Yes, microwaves are alien technology. I was looking into the origin of microwaves and such and I discovered that the first use of a microwave was apparently on Air Force One in 1947. The UFO crash in Roswell was in 1947. Quite curious if you ask me.

I also learned that microwaves, which we are exposed to constantly through the use of "modern technology", affect the water and fat in our bodies. I found this also to be quite curious. We are full of water and the obesity rate is very high in the U.S. and elsewhere. These microwaves are definitely harmful at the rate we are being exposed to them.

And Nathan had said "Yes, I’ve heard that microwave signals do something to the food, too..." What do you think microwaves are doing to us? And it seems there is no way to escape these waves. We are exposed to them at every angle. I wonder how they will "change" us. And this weapon that wiseGEEK talks about, the Active Denial System, which uses microwave-induced heat to control crowds and prevent targets from approaching. Tell me that doesn't freak you out just a little.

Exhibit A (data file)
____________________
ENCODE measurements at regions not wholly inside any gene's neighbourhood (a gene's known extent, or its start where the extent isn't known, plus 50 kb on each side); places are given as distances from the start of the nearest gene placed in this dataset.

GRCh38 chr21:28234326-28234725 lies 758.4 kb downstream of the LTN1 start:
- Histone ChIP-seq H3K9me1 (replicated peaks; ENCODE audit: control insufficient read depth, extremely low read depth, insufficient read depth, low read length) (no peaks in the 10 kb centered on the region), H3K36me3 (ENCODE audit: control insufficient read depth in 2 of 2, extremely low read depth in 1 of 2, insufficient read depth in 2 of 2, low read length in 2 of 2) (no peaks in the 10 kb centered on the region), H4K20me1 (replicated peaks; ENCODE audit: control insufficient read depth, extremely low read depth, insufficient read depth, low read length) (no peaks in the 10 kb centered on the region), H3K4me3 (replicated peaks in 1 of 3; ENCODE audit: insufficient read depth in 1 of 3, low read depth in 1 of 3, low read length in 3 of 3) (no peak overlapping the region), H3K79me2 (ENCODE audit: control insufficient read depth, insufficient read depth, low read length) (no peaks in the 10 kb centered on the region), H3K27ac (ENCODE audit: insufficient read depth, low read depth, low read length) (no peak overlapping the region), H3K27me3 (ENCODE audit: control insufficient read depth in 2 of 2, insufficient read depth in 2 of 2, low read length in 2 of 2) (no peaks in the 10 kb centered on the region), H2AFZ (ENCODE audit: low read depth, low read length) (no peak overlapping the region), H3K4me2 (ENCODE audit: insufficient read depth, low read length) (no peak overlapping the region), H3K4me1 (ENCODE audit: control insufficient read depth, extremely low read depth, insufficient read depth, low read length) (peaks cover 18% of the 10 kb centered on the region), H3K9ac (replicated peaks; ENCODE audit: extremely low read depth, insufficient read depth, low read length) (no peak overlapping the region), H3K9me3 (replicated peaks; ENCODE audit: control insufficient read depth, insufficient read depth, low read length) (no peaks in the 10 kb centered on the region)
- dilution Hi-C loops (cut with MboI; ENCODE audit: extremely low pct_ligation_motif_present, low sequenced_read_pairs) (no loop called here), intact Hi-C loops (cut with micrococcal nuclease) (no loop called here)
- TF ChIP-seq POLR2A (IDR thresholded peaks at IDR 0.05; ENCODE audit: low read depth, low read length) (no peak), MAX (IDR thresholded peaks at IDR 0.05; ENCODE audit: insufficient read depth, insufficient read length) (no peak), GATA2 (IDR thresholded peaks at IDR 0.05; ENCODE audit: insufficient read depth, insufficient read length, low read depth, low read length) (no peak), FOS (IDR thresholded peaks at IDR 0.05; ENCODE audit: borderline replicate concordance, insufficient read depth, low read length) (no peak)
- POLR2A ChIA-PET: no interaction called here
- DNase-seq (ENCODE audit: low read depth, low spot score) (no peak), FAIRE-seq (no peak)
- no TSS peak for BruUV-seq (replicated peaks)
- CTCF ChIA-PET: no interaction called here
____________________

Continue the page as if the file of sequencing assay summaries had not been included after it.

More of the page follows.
Time to go back to the old ways. It seems to be the only way if we don't want to be mutated. Peace and love to you all!

ahain
Post 5

Did you know that microwave signals are related to sound waves and the visual light spectrum? I researched this stuff for my digital photography class. As it turns out, sound waves, light waves and microwaves are all exactly the same thing: just different lengths of the same kind of waves.

It's a really interesting concept to think that if sound waves were a different length, we could see sound, and if microwaves were a different length, we would be able to hear them. Now imagine if somebody invented a wave reading device that could make new colors out of sounds, or sounds out of colors, or both out of microwaves! Really cool stuff.

miriam98
Post 4